And if her fear monster wins, then the true tragedy is that no one will have had the chance to read her book. And I cannot bear a world in which a story failed to exist because hope died. 

Do not feed the fear monster, my fellow writers. Make it starve to death, nevermore to grace your computer screen. There are many, many things out there to be afraid of, but our own children need not be a part of them. If there's one thing I've learned about self-publishing, its that you can't break it. If you upload mistakes, you can fix them. If no one buys your book, it's okay, Really. Screw them all and write your next book. And publish it. And write the next book. And publish it. If you build it, they will eventually come. But first, you've got to nurture your faith. You've got to feed your Hope Monster.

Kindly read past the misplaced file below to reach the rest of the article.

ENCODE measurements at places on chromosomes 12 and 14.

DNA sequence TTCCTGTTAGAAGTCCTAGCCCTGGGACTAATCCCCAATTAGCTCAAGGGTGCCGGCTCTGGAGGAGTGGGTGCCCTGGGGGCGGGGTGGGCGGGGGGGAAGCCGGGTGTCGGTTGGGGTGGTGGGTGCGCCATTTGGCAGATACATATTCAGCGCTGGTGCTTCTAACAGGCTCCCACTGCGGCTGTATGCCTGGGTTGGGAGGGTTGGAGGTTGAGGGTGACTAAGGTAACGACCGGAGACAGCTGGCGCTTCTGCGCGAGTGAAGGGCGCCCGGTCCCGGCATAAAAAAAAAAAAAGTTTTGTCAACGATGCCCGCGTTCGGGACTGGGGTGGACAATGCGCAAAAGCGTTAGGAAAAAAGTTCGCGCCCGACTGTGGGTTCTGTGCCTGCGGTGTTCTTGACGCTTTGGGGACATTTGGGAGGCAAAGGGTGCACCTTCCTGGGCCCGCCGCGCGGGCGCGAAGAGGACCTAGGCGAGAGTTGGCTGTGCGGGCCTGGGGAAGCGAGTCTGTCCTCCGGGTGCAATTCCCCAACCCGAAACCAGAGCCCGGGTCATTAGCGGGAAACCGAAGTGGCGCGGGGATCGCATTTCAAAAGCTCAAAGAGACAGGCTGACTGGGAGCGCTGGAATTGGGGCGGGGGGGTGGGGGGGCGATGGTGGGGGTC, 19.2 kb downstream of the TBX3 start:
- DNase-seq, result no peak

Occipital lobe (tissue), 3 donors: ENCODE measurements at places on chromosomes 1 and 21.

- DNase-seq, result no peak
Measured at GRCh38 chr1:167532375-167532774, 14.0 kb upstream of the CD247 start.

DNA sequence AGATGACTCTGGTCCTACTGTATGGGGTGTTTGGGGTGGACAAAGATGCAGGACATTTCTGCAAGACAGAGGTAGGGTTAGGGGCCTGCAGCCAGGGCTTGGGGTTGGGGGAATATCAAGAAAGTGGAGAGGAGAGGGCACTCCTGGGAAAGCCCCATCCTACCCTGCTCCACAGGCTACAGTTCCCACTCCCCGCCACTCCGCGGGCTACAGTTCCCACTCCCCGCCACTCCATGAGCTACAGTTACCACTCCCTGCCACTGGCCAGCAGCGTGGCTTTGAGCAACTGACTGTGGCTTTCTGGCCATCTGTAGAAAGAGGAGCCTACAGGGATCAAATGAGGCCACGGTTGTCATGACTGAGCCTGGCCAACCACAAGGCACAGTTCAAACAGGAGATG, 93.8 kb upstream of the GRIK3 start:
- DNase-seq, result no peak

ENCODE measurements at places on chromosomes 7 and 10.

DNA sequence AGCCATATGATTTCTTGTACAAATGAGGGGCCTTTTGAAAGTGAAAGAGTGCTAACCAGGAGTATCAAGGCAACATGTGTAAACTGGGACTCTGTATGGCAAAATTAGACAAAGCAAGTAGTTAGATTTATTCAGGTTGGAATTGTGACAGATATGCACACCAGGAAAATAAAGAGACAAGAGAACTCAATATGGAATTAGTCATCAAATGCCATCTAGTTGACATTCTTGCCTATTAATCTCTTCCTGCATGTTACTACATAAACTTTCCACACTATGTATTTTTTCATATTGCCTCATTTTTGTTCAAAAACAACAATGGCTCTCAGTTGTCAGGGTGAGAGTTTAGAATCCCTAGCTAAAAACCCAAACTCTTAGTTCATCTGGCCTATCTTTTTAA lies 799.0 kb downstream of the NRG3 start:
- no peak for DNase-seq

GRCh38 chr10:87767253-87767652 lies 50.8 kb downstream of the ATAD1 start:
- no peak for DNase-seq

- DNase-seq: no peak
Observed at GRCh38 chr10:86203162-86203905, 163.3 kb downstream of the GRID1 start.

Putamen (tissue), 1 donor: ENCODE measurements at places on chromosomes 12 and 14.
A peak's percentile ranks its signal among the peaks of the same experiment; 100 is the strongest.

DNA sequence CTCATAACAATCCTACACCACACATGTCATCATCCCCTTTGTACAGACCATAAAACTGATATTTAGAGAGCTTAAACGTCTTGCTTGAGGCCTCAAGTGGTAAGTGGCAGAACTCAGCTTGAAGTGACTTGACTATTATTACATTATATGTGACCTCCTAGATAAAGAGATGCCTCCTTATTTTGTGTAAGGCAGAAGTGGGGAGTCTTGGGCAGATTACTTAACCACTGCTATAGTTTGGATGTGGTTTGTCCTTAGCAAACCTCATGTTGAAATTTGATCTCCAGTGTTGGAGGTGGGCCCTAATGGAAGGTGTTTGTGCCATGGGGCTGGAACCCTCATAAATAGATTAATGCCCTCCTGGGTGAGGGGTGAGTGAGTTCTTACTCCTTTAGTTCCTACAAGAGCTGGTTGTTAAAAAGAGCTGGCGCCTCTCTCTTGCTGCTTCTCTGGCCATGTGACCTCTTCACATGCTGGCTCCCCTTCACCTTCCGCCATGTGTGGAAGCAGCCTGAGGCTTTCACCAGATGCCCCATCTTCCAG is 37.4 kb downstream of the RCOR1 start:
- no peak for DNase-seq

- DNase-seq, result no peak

If you have other questions of a non-legal nature about publishing independently, or if you would like a cheer squad to help you walk through the process, feel free to ask me. I’m willing to help where I can. If it takes a village to raise a child, why not a community to publish a book?